The fate of expertise after Wikipedia

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The fate of expertise after Wikipedia
Authors: Lawrence M. Sanger [edit item]
Citation: Episteme - Edinburgh 6 (1): . 2009.
Publication type: Journal article
Peer-reviewed: Yes
Database(s):
DOI: 10.3366/E1742360008000543.
Google Scholar cites: Citations
Link(s): Paper link
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The fate of expertise after Wikipedia is a publication by Lawrence M. Sanger.


[edit] Abstract

Wikipedia has challenged traditional notions about the roles of experts in the Internet Age. Section 1 sets up a paradox. Wikipedia is a striking popular success, and yet its success can be attributed to the fact that it is wide open and bottom-up. How can such a successful knowledge project disdain expertise? Section 2 discusses the thesis that if Wikipedia could be shown by an excellent survey of experts to be fantastically reliable, then experts would not need to be granted positions of special authority. But, among other problems, this thesis is self-stultifying. Section 3 explores a couple ways in which egalitarian online communities might challenge the occupational roles or the epistemic leadership roles of experts. There is little support for the notion that the distinctive occupations that require expertise are being undermined. It is also implausible that Wikipedia and its like might take over the epistemic leadership roles of experts. Section 4 argues that a main reason that Wikipedia’s articles are as good as they are is that they are edited by knowledgeable people to whom deference is paid, although voluntarily. But some Wikipedia articles suffer because so many aggressive people drive off people more knowledgeable than they are; so there is no reason to think that Wikipedia’s articles will continually improve. Moreover, Wikipedia’s commitment to anonymity further drives off good contributors. Generally, some decisionmaking role for experts is not just consistent with online knowledge communities being open and bottom-up, it is recommended as well.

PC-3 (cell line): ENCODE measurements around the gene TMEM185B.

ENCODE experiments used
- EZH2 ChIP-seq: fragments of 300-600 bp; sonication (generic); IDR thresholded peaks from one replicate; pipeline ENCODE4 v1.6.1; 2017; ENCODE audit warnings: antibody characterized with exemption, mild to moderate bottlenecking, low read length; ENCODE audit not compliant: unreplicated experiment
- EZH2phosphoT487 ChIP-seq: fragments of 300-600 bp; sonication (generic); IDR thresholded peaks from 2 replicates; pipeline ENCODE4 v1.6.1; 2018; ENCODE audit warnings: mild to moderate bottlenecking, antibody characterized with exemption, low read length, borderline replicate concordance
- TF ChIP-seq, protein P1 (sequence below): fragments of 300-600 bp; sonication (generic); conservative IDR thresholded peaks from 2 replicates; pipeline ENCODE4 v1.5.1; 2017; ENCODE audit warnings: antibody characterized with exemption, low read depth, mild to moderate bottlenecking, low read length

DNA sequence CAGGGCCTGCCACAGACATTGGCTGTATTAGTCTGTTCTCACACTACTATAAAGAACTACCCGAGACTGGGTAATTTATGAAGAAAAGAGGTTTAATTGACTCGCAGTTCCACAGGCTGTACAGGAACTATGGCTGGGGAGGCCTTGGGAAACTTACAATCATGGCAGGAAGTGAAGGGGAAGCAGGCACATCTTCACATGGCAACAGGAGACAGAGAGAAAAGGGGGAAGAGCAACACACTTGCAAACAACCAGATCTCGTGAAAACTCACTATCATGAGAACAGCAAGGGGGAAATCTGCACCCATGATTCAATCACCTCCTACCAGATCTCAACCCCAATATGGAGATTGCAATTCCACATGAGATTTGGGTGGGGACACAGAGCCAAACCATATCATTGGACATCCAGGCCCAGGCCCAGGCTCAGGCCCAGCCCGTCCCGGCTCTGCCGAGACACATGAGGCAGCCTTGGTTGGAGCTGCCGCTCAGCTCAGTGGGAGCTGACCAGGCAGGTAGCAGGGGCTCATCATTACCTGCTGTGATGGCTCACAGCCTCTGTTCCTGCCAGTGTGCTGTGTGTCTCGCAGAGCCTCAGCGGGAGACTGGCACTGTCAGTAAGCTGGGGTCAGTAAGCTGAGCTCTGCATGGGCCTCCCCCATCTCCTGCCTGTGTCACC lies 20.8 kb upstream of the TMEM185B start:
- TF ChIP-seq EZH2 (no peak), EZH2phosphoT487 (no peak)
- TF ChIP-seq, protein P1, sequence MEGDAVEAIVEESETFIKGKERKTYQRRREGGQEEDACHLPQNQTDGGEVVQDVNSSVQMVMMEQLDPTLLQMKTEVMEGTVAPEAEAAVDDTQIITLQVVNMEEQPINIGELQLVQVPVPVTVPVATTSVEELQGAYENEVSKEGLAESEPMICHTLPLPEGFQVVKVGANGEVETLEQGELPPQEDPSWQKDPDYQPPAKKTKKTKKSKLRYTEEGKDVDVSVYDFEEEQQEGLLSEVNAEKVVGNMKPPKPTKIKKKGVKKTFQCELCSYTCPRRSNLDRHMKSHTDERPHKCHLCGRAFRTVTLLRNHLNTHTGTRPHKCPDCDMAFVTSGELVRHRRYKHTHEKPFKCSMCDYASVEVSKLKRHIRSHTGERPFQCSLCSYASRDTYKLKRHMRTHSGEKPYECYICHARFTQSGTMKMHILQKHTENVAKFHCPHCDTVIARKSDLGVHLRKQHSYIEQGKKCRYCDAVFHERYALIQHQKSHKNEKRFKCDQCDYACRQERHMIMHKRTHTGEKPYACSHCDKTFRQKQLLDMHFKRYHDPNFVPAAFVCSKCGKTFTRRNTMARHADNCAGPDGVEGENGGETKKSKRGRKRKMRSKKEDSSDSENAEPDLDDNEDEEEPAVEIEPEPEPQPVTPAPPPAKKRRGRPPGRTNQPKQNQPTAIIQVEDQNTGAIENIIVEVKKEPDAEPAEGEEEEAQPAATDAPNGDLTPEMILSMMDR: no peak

[edit] Research questions

"This paper discusses if Wikipedia model does vanishe the need for experts, when the knowledge can be actually generated by a collection of non-experts"

Research details

Topics: Encyclopedias, Epistemology [edit item]
Domains: Philosophy and ethics [edit item]
Theory type: Analysis [edit item]
Wikipedia coverage: Main topic [edit item]
Theories: "Undetermined" [edit item]
Research design: Conceptual [edit item]
Data source: N/A [edit item]
Collected data time dimension: N/A [edit item]
Unit of analysis: N/A [edit item]
Wikipedia data extraction: N/A [edit item]
Wikipedia page type: N/A [edit item]
Wikipedia language: N/A [edit item]

[edit] Conclusion

""some decision making role for experts is not just consistent with online knowledge communities being open and bottom-up" p. 52"

[edit] Comments

""some decision making role for experts is not just consistent with online knowledge communities being open and bottom-up" p. 52"


Further notes[edit]